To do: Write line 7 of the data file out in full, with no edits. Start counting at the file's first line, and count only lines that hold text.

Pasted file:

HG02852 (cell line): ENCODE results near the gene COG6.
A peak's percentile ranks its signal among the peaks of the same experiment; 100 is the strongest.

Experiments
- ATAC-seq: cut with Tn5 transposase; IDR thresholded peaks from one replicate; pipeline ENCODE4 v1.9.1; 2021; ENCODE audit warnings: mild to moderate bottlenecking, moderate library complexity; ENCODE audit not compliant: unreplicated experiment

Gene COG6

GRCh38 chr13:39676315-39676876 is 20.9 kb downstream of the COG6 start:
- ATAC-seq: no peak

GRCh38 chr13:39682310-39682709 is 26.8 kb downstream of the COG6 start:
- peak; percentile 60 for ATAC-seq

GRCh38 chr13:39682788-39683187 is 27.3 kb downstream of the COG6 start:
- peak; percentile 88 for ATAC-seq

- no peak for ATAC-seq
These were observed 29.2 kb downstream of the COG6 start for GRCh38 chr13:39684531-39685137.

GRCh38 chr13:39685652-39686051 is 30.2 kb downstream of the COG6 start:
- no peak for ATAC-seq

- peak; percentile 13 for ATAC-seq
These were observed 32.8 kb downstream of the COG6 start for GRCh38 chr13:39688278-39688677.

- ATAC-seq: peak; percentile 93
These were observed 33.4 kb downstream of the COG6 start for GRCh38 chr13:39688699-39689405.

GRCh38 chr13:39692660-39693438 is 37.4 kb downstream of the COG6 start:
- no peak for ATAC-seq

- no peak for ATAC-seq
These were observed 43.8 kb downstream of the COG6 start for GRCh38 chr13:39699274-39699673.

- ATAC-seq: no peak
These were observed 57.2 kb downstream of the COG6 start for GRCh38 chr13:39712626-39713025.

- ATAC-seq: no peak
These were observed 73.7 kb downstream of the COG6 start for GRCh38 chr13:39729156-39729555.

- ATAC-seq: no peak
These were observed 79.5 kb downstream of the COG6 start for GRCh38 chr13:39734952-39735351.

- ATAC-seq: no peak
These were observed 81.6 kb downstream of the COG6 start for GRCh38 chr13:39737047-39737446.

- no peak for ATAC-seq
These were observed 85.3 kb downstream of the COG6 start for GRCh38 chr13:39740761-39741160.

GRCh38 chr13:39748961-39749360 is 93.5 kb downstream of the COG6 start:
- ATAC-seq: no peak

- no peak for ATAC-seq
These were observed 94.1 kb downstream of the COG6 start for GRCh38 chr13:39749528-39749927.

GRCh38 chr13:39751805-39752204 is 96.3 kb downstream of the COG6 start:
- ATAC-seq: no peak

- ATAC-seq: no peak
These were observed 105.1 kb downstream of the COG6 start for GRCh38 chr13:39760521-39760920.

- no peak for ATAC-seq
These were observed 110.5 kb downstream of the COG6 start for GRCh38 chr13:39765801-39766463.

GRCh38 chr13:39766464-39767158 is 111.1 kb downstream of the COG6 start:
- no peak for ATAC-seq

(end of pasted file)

- ATAC-seq: no peak